My recent claims that the gospel is confused have not been without criticism. I want to try to explain just how confused the gospel is among evangelicals today. Every time I make a claim about the gospel, someone is quick to offer a definition of the gospel. However, before looking at those definitions, consider Moralistic Therapeutic Deism. That is a term for what researcher Christian Smith has given the dominant religion of the United States.

A quick look at the five tenets that are most common among American teenagers will not surprise anyone. It is easy to see that many people (teens and adults) believe:

1. A god exists who created and ordered the world and watches over human life on earth.
2. God wants people to be good, nice, and fair to each other, as taught in the Bible and by most world religions.
3. The central goal of life is to be happy and to feel good about oneself.
4. God does not need to be particularly involved in one’s life except when God is needed to resolve a problem.
5. Good people go to heaven when they die.

What should concern Christians is this question: How dominant is MTD in our churches? After all, Smith found that these tenets are common among the churched and unchurched alike. Michael Horton claims that MTD is dominant among evangelicals as a majority believe that people are basically good, that the purpose of church is to make one a better person, and that the phrase, “God helps those who help themselves” is from the Bible.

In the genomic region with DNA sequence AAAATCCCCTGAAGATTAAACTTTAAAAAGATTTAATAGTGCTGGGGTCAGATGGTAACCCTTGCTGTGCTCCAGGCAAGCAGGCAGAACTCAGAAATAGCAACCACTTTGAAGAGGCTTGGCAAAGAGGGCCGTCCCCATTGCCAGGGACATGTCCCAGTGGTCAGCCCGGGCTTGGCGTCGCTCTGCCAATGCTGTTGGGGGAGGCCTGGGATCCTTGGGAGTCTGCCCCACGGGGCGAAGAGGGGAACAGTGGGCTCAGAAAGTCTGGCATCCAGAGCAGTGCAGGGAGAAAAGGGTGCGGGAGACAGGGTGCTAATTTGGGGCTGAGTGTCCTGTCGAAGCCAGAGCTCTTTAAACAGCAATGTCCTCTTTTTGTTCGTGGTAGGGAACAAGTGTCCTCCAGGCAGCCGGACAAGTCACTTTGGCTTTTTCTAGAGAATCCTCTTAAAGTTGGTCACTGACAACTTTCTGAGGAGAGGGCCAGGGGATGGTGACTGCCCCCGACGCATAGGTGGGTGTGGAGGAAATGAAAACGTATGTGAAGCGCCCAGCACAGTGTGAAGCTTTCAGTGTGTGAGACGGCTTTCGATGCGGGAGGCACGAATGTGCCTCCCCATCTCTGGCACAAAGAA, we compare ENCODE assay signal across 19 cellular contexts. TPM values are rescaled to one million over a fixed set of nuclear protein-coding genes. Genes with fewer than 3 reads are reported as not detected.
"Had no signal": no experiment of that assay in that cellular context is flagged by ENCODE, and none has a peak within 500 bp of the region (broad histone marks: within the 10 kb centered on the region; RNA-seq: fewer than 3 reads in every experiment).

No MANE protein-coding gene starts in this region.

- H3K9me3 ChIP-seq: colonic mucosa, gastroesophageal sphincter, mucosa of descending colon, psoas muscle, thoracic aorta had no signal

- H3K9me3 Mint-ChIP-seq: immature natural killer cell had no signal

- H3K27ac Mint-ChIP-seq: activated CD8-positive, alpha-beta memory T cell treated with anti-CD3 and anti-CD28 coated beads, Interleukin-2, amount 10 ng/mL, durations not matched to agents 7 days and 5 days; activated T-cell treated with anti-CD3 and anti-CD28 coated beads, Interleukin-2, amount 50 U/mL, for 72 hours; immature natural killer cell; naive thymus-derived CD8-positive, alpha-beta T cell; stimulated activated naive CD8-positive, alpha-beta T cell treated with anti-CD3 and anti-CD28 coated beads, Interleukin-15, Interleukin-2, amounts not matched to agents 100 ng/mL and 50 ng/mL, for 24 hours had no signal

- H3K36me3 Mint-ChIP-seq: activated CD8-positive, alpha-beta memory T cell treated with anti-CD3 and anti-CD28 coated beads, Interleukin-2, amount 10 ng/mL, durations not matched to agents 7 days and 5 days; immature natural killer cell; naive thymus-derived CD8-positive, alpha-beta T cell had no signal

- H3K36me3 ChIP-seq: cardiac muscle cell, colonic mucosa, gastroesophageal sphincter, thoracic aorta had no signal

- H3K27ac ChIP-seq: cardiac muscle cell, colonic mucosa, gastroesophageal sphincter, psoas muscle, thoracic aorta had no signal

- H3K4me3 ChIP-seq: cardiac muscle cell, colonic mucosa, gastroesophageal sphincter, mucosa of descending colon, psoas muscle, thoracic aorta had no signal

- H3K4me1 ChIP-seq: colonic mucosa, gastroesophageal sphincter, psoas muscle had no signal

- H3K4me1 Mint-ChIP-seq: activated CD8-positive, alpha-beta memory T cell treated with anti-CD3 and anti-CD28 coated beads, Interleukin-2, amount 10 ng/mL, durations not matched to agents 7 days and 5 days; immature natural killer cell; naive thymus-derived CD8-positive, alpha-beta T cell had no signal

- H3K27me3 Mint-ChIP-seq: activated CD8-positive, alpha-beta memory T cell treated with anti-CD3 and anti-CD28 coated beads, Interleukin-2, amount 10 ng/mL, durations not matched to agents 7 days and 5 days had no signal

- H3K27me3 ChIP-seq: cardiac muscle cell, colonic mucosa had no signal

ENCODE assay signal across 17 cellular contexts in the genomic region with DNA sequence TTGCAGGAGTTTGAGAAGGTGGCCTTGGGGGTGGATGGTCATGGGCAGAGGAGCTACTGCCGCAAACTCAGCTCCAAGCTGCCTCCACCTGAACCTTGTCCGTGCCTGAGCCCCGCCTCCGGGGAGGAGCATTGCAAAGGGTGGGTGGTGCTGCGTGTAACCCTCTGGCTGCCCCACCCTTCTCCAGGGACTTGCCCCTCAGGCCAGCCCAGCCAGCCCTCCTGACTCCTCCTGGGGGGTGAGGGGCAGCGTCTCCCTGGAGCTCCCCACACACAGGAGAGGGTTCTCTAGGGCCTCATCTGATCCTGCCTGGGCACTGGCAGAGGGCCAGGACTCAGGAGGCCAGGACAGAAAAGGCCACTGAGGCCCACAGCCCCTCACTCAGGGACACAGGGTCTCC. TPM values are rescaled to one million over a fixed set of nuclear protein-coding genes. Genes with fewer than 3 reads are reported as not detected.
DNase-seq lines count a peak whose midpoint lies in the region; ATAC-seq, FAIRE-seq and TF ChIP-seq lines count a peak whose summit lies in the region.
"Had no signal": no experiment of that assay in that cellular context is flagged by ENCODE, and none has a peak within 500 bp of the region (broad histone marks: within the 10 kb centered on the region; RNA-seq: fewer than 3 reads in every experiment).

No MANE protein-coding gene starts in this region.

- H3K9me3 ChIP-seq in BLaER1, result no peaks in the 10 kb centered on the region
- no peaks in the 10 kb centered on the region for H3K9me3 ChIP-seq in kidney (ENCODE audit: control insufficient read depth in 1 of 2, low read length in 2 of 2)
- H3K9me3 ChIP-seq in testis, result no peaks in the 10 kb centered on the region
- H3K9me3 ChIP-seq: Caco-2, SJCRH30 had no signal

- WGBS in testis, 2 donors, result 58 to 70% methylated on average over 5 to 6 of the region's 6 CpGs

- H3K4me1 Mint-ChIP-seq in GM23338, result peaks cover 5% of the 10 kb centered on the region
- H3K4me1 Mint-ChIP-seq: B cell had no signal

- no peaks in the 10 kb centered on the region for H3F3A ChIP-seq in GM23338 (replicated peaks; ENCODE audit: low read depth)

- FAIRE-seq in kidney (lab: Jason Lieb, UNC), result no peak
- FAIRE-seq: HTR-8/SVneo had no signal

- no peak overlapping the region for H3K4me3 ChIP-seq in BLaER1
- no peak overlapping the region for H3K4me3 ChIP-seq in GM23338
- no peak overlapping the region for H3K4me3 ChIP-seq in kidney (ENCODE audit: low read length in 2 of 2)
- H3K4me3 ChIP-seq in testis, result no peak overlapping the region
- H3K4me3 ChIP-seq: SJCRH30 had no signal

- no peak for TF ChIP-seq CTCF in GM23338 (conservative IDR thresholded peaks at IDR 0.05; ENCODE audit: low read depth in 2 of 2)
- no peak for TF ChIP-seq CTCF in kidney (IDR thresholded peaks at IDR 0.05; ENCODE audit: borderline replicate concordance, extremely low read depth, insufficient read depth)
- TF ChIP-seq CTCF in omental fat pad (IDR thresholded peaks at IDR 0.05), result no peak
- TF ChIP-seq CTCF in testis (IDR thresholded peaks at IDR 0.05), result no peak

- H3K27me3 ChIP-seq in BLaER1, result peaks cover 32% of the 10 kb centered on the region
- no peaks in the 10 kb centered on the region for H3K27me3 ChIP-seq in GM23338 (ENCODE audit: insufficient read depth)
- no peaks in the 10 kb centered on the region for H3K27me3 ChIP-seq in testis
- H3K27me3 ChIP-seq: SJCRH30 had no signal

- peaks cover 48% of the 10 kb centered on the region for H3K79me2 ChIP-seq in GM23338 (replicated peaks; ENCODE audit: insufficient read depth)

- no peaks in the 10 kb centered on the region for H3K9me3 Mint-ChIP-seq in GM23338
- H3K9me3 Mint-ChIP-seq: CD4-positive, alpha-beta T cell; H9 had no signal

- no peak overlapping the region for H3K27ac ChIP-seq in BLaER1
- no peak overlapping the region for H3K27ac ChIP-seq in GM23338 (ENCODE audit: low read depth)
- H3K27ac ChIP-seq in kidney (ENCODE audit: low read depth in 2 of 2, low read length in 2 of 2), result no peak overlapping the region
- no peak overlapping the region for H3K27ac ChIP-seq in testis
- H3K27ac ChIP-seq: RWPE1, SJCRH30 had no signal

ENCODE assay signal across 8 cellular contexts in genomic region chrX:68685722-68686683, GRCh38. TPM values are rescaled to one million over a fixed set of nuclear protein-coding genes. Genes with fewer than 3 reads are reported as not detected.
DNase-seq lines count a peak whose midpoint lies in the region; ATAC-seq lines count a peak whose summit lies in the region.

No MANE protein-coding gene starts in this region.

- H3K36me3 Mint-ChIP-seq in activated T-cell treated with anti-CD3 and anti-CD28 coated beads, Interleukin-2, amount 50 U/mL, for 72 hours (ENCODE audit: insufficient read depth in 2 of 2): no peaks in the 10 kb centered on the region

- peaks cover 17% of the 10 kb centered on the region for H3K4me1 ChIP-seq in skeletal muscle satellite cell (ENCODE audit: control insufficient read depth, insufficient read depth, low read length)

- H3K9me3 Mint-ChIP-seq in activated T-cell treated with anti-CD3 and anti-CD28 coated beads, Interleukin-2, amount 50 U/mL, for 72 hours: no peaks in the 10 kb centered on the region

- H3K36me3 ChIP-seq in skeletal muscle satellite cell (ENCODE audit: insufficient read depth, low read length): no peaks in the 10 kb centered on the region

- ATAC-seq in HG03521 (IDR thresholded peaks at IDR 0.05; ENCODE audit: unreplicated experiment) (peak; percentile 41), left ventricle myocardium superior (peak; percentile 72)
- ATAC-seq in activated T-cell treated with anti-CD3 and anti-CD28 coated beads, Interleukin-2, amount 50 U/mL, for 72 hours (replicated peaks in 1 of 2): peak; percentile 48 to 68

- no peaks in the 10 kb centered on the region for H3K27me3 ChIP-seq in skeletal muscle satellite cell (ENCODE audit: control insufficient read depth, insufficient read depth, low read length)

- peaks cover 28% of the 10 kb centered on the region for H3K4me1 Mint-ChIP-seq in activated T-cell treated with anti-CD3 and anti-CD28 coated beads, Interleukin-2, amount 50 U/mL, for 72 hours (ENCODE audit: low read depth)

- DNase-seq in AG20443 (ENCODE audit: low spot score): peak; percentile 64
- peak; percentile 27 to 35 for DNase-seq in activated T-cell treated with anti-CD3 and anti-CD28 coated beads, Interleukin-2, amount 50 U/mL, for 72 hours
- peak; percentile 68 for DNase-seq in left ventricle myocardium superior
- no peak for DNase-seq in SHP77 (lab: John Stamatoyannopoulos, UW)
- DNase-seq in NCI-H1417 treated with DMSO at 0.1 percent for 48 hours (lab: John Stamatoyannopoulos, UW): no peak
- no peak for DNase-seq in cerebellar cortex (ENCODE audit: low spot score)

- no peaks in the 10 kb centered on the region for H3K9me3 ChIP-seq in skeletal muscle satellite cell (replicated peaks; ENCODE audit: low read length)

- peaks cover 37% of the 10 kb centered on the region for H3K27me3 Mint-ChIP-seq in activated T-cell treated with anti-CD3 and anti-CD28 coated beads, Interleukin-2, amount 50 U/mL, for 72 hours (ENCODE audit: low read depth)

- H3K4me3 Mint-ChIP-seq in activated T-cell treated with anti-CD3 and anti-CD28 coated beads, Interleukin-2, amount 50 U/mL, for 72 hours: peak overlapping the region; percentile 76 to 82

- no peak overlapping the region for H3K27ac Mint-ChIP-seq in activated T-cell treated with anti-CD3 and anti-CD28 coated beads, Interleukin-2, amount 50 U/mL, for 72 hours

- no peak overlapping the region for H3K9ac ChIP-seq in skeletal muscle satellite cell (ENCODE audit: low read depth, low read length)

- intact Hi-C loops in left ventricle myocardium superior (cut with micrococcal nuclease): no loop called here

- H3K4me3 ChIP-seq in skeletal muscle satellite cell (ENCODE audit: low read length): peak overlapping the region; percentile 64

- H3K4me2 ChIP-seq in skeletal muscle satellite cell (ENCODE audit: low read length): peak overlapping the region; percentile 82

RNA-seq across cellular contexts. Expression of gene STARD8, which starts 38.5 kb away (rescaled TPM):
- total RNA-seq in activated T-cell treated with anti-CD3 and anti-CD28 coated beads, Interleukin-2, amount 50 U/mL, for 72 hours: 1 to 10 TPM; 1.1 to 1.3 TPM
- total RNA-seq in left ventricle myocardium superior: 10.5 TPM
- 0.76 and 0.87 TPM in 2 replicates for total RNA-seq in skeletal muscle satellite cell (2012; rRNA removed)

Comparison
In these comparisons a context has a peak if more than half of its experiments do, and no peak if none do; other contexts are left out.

Lately, my reading, studying, preaching, and some blogging has been centered on the need to better understand the gospel. My critics have taken it upon themselves to prove that my concern is valid. In just a short while, I have heard the gospel defined in a few different ways:

1. The gospel is essentially found in the Declaration of Independence and the U.S. Constitution
2. The gospel is “who gets what and why”
3. The gospel is taking care of the poor
4. The gospel is a command to be obeyed.

The apostle Paul defined the Gospel this way:

For I delivered to you first of all that which I also received: that Christ died for our sins according to the Scriptures, and that He was buried, and that He rose again the third day according to the Scriptures, (1 Corinthians 15:3, 4, NKJV).

Notice that Paul’s definition has no place within the five tenets of MTD. Now notice that definitions which suggest working for a better world, obeying certain commands, or affirming patriotic values fit better within MTD than in the biblical definition of the Gospel? It appears that many Christians have simply let the world, and not scripture, define the gospel.

Some might argue that I am making too large an issue of something that is nothing more than a difference in semantics. It is more than that. Once the definition of the gospel is lost, even for good things, everything begins to fail. Pastors stop proclaiming the good news of Christ, and instead preach self-help instructions. Christians stop studying God’s word and instead buy up books on having “your best life now.” Churches stop holding members accountable and instead allow everyone to move away from Christ together. All in all, the church stops being the bride of Christ and becomes nothing more than a social club.

Clearly, it is not enough to simply encourage people to do good. That theology is heartily embraced. It is the theology of the cross that is neglected. For a pastor to preach anything but the cross is to preach to the choir.